Meanwhile, the CPUC also recognized that loads that we termed “non-discretionary auxiliary loads” should also be treated at wholesale rates because they are essential to optimal roundtrip efficiencies. Since energy storage is a broad technology class, this definition applies to an energy storage device’s roundtrip efficiency (RTE) in different ways. For battery storage systems, the need for thermal management systems can affect the RTE. For flywheels, by contrast, vacuums are needed to minimize drag on the rotor to maximize efficiency and minimize standby losses. In all cases, however, these auxiliary loads are necessary to the safe, efficient, and enduring operation of energy storage devices.
Finally, the CPUC determined that station power loads are those such as lighting for the facility and HVAC for facility personnel that do not affect the throughput of the device and could be turned off without physically affecting the operation of the device. These are appropriately deemed “discretionary” and charged at retail rates.
Relatedly, D.17-04-039 determined that “permitted netting” against the absolute value of an energy storage system’s charge and discharge should be allowed for in-front-of-the-meter (IFOM) energy storage. Permitted netting is an accounting solution that requires auxiliary loads to be netted from the energy storage plant’s output during some interval and settled at wholesale rates, without having energy storage systems list and differentiate wholesale versus retail for every load. As long as the absolute value of the charging or discharging is greater than the auxiliary loads, netting at wholesale rates is permitted for these loads. Permitted netting was not previously allowed for IFOM energy storage charging as it was viewed as load, rather than “negative generation” or energy to be later discharged for resale on the wholesale market.
While wonky, the allowance of permitted netting for IFOM energy storage represents a major development that places it on more even ground with conventional generation, which is allowed to net its auxiliary loads. LS Power, an energy storage project developer and CESA member, created a market model on how a 100-MW gas peaker plant compares to a 100-MW battery storage system with and without permitted netting and demonstrated how this rule change drastically reduces operating costs as well. The results (recreated below) demonstrate how permitted netting rules for gas peakers (but not for IFOM battery storage systems) create an additional $1,000 station power cost for the latter.
There are still some uncertainties related to these new station power rules. CESA is working with the CPUC and the CAISO on developing specific metering configurations to implement the revised station power rules. Furthermore, the CPUC defers approval of revised station power rules for sub-metered behind-the-meter (BTM) energy storage resources participating in the wholesale market until further development of multiple-use application protocols, processes, and specific metering configuration options. Understandably, there are aspects to BTM energy storage systems that cross the wholesale-retail divide – another area where CESA is working closely with the CPUC and the CAISO to resolve.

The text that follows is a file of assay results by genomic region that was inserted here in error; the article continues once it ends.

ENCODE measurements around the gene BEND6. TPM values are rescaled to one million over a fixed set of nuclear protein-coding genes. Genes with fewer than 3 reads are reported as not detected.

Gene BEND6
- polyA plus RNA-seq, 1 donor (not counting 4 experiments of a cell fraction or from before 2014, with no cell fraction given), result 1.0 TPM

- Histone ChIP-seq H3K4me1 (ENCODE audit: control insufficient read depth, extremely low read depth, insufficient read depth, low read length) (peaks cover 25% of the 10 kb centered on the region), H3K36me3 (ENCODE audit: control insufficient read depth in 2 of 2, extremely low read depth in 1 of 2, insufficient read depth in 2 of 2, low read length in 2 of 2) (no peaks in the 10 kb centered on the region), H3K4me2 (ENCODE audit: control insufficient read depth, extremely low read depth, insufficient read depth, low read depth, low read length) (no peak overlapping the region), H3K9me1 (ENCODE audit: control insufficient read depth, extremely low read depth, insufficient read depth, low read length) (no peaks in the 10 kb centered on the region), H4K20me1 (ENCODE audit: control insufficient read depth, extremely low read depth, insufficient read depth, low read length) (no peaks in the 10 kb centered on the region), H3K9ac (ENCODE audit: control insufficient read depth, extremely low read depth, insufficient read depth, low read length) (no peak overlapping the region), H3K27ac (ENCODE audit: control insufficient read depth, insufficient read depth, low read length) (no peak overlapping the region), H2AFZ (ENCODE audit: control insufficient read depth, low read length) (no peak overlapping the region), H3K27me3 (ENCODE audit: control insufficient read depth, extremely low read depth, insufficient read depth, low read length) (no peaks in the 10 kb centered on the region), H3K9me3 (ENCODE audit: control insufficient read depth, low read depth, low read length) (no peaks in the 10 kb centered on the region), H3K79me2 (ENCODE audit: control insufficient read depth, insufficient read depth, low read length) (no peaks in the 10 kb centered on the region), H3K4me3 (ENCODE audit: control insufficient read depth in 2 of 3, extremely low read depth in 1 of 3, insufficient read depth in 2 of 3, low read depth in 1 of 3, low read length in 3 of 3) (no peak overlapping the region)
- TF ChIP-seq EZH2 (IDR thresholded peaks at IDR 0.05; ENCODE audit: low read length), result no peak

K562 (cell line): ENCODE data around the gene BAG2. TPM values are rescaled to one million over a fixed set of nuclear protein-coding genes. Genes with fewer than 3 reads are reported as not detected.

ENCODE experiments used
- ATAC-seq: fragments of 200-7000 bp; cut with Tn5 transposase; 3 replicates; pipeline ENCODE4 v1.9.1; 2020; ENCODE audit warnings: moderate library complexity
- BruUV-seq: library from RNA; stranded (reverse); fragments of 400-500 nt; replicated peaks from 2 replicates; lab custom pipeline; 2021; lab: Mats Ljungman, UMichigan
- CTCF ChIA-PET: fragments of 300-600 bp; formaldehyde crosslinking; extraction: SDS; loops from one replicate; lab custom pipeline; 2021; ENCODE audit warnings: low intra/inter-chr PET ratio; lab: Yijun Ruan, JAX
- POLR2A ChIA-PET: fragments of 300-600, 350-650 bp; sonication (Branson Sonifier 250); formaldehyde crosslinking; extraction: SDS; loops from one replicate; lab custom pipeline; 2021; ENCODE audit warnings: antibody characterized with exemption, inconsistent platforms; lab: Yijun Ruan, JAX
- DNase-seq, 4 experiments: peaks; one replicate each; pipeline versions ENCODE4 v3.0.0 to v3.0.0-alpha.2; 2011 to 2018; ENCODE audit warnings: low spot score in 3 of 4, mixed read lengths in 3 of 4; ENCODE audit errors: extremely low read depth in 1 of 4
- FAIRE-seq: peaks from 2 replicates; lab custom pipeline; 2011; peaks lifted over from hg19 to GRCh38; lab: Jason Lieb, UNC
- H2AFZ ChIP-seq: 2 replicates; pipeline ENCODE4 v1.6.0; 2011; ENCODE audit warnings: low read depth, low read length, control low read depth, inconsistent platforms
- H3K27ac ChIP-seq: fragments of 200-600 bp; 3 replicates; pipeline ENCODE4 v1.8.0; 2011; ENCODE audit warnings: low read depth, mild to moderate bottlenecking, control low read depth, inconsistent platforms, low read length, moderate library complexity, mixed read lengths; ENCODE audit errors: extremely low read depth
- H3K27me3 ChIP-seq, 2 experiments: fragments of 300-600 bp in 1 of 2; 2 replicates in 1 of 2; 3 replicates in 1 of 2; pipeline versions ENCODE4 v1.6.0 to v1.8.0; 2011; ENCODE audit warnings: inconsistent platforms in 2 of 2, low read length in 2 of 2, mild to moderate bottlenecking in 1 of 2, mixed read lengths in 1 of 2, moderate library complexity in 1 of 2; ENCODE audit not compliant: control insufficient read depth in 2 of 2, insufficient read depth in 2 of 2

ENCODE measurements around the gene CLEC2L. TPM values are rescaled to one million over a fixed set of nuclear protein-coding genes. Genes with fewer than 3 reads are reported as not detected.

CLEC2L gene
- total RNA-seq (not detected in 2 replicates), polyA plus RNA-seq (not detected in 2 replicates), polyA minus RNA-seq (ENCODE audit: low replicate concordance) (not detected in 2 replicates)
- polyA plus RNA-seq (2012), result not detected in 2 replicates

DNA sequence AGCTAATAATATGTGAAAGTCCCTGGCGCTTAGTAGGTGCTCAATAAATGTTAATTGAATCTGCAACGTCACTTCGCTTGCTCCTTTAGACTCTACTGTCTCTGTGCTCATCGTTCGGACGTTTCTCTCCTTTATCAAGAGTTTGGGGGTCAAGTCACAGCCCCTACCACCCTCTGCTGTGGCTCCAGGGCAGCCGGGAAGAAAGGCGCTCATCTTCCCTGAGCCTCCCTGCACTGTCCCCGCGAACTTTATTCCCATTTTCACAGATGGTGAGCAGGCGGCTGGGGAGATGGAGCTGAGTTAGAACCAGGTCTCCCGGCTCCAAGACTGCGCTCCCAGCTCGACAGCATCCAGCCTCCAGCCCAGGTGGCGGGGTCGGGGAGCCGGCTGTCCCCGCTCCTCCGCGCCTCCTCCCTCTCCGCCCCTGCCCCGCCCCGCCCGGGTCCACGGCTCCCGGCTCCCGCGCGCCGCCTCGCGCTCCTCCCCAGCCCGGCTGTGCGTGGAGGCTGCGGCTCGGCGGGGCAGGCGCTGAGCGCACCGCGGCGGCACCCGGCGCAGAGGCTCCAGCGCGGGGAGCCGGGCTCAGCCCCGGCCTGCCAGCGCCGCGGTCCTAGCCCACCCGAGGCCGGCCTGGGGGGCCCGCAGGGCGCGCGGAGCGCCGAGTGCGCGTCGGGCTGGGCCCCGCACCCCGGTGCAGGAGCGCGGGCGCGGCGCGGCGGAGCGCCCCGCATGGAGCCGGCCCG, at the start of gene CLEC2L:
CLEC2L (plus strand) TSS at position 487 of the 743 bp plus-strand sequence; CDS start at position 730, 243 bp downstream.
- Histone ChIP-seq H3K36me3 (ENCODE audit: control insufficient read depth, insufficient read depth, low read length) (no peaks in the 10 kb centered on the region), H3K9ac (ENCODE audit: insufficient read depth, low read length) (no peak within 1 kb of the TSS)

Overall, the new station power rules represent a precedent-setting achievement for the energy storage industry, even while it may have been lost in the shuffle with more headline-grabbing news and stories. The impact on reducing operating costs and establishing an equal playing field with other resources is no small feat and represents a huge step for the industry. Once again, California is leading the nation on enabling fair wholesale market access to energy storage technologies, and other markets may soon follow suit with similar “boring” but vital market design considerations.
 CAISO Tariff Appendix A.
 The CPUC determined that “all energy that is consumed (and not resold) for purposes other than for supporting a resale of energy back into wholesale markets is station power and inherently retail, subject to the CPUC’s rules regarding netting of energy consumption” while “all energy drawn from the grid to charge energy storage resources for later resale, including energy associated with efficiency losses should be subject to a wholesale tariff.”
 This is where the analogy for tax deductible business expenses falls apart, as cursory online research shows that coffee machines and ping pong tables are tax deductible for small businesses in certain circumstances, even though it is debatable whether this is essential for business operations.